Overall, white women were more likely to have a mammogram at a facility that offered 3D mammograms compared to women of other racial/ethnic groups:

  • 37.2% of mammograms for white women were done at a facility offering 3D mammograms
  • 34.4% of mammograms for Black women were done at a facility offering 3D mammograms
  • 30.6% of mammograms for Hispanic women were done at a facility offering 3D mammograms
  • 16.5% of mammograms for Asian women were done at a facility offering 3D mammograms

Similarly:

  • Mammograms for women with a college education were more likely to be done at facilities offering 3D mammograms compared to mammograms for women without a college education.
  • Mammograms for women who lived in urban areas were more likely to be done at facilities offering 3D mammograms compared to mammograms for women who lived in small rural areas.

Compared to white women, the researchers found that Black, Hispanic, and Asian women were less likely to have a 3D mammogram than a 2D mammogram when both types of mammograms were available at the facility at which they were screened.

Women with lower education levels and living in zip codes with lower average household income were also less likely to have a 3D mammogram when both types of mammograms were available.

Up to 4 years after a facility had adopted 3D mammograms, Black women were still less likely than white women to have a 3D mammogram.

“This study was about whether adoption of this technology is equitable. We're showing that it has not been, even though it has been FDA-approved for a decade now,” lead author Christoph Lee, M.D., professor of radiology at the University of Washington School of Medicine, said in a statement. “Black and Hispanic women, and less-educated and lower-income women, have not been able to obtain 3D mammography as easily as white, well-educated, and higher-income women.

“We're going in the wrong direction,” he added. “You have a lot more women in certain subpopulations benefiting from new technologies and other subpopulations not. Existing disparities in breast cancer screening outcomes could widen unless these factors are addressed.”

The researchers did point out that they didn’t know the women’s insurance status, which likely affected a woman’s access to 3D mammograms. The researchers also pointed out that Medicare didn’t cover 3D mammograms until 2015, which also likely affected the results of the study.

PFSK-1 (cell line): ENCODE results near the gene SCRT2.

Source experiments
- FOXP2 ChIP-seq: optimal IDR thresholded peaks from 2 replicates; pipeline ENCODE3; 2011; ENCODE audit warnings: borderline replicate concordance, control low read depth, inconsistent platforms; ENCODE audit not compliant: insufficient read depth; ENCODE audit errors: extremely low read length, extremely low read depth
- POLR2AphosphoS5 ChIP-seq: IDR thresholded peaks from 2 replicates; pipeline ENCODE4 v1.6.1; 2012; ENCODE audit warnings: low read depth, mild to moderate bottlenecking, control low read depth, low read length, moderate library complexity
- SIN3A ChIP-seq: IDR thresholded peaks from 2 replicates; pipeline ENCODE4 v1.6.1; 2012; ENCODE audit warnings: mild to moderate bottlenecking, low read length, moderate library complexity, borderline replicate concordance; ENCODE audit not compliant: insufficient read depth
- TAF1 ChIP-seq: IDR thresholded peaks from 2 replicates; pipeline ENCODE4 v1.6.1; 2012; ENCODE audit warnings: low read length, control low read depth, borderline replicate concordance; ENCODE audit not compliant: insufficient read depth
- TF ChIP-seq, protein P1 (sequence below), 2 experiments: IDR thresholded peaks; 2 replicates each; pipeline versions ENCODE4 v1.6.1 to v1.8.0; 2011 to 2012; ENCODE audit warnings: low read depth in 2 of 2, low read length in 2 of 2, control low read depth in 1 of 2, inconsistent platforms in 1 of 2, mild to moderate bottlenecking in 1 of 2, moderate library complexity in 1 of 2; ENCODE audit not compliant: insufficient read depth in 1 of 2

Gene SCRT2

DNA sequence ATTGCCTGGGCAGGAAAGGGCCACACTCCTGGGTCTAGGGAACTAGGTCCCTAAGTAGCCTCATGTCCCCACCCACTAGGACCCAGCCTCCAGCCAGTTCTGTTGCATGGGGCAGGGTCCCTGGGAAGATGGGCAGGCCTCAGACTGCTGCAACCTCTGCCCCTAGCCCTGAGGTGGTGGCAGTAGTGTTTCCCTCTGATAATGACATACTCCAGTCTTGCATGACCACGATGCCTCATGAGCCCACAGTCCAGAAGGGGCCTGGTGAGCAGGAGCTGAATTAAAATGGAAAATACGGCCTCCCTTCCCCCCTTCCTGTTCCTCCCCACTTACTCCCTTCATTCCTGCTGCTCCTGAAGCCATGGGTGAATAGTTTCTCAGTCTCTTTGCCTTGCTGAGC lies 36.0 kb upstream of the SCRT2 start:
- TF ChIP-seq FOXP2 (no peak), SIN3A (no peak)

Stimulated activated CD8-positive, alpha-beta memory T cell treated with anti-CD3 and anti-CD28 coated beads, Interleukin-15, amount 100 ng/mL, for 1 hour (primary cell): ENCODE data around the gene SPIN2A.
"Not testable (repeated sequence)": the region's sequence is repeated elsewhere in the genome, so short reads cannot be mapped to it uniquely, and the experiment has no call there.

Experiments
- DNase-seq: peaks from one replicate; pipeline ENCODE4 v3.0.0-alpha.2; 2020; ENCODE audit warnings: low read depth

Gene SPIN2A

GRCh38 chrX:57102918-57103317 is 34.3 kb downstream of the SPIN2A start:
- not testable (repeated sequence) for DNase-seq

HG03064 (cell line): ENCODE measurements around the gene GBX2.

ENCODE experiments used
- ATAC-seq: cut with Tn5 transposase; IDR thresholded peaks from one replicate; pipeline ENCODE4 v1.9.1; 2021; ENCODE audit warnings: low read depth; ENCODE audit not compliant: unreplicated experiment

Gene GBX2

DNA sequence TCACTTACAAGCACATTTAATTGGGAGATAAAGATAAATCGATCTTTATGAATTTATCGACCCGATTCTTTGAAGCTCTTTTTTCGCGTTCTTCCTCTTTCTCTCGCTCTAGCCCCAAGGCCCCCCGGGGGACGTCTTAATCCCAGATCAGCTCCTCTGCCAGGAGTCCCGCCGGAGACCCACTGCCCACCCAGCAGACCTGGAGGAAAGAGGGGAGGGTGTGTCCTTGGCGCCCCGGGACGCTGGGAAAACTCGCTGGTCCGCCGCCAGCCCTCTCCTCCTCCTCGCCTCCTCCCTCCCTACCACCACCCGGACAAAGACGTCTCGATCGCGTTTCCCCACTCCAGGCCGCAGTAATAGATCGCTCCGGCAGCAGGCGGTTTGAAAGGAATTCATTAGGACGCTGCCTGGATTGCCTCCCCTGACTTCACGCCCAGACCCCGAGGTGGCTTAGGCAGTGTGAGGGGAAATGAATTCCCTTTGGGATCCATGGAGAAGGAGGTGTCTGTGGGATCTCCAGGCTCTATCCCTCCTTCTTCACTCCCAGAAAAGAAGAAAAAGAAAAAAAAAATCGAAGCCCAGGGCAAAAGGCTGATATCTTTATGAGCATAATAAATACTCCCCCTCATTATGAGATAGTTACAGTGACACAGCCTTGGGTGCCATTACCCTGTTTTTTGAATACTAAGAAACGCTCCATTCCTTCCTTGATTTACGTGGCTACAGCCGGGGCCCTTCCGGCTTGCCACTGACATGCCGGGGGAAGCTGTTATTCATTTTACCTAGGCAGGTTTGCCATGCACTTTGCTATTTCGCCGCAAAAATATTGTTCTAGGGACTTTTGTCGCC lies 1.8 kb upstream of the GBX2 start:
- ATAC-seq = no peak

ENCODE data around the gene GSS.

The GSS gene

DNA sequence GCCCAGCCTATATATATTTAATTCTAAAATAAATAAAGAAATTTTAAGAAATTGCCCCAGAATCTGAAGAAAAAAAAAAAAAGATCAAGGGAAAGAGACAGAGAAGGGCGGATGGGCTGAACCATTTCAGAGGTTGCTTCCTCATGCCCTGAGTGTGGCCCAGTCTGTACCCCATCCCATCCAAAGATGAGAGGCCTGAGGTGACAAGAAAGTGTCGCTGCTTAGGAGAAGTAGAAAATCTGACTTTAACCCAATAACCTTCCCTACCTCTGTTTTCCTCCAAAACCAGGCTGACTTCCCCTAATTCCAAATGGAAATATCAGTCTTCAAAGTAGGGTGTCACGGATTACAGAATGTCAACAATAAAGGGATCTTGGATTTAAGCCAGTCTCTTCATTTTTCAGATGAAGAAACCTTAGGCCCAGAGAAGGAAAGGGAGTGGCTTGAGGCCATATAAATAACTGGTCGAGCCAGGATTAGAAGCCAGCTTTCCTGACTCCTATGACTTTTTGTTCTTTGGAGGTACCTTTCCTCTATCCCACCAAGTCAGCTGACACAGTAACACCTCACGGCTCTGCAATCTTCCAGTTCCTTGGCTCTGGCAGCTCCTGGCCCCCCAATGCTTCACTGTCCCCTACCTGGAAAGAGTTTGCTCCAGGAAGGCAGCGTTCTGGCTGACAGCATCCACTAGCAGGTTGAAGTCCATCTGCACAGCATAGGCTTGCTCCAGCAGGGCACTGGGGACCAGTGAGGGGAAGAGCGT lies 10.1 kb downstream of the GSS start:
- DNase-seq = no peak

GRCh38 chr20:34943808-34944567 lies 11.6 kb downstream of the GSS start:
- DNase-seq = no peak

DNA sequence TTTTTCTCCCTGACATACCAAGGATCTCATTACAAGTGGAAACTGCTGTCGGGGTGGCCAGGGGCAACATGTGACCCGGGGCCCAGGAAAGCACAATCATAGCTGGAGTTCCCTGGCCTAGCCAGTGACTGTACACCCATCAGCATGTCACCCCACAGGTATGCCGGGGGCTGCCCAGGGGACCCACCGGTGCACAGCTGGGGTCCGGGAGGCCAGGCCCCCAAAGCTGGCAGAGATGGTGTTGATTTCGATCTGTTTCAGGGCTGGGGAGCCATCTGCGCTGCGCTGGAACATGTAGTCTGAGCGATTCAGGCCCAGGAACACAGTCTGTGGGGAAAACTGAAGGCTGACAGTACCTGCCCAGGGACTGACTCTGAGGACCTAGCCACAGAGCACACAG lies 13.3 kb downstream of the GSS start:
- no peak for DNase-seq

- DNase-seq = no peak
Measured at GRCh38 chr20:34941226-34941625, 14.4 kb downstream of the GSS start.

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What this means for you

The results of this study are very upsetting and highlight some of the racial disparities in the healthcare system.

Your race, ethnicity, education level, or income level should not affect the quality of care you receive. Every woman should have access to the best care possible, including 3D mammograms, which are the standard of care.

If you aren’t sure your facility offers 3D mammograms, call and check before you make your appointment. If the facility doesn’t offer 3D mammograms, ask your doctor to recommend a facility that does.

If you aren’t sure if your insurance plan covers 3D mammograms, call and ask. Both Medicare and Medicaid now cover 3D mammograms.

In some states, such as Washington, there are laws that require facilities not to charge more for 3D mammograms. So even if your insurance doesn’t cover it, you can still get a 3D mammogram for the cost of a 2D mammogram, which in almost all states is free. In other states, such as New Jersey and Pennsylvania, there are laws that require insurers to cover 3D mammograms at no cost to women.

If you’re unsure about how much, if anything, you will have to pay for a 3D mammogram, call the facility and ask.

To learn more about 3D mammography, including how it’s done and how it’s different from 2D mammography, visit the Breastcancer.org Digital Tomosynthesis page.

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Written by: Jamie DePolo, senior editor

Reviewed by: Brian Wojciechowski, M.D., medical adviser